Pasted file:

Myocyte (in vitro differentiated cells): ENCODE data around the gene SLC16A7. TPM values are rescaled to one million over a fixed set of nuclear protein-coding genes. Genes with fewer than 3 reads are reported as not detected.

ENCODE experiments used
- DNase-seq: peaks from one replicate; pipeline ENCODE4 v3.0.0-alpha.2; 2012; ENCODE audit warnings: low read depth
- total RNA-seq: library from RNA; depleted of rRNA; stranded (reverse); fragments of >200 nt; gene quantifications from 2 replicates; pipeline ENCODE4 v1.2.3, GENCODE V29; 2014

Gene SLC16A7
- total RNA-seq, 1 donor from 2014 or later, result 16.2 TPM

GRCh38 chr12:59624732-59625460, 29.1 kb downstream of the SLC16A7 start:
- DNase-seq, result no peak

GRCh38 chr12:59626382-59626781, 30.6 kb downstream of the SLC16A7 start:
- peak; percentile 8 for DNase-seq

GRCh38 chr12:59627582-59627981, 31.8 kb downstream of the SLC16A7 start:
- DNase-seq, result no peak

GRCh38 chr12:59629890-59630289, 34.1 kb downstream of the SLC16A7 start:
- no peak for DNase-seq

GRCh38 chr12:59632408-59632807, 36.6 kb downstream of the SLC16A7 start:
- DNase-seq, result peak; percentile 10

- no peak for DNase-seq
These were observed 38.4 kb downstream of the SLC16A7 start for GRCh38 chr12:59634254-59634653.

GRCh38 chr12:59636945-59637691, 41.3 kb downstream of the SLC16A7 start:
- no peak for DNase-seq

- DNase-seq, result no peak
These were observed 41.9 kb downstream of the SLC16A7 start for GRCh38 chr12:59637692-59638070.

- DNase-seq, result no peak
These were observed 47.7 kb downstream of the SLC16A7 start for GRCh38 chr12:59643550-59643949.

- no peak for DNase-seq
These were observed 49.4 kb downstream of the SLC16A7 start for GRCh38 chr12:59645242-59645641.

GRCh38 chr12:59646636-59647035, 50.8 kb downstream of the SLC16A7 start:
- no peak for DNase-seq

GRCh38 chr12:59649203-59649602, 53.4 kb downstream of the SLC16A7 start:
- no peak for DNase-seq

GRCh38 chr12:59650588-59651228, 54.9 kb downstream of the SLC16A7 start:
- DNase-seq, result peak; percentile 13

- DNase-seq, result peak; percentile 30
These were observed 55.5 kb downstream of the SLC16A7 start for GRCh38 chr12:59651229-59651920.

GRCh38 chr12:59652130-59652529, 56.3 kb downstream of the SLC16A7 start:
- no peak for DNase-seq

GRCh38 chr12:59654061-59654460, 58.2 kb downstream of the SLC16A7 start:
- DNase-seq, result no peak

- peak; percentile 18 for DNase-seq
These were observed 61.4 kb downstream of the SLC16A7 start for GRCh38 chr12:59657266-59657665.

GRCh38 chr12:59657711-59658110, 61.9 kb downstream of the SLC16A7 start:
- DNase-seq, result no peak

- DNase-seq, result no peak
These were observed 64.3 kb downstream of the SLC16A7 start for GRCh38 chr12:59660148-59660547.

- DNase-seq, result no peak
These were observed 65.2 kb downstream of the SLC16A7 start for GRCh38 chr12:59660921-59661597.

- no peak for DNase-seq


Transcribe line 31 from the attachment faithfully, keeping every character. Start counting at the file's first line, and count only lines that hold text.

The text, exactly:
GRCh38 chr12:59650588-59651228, 54.9 kb downstream of the SLC16A7 start: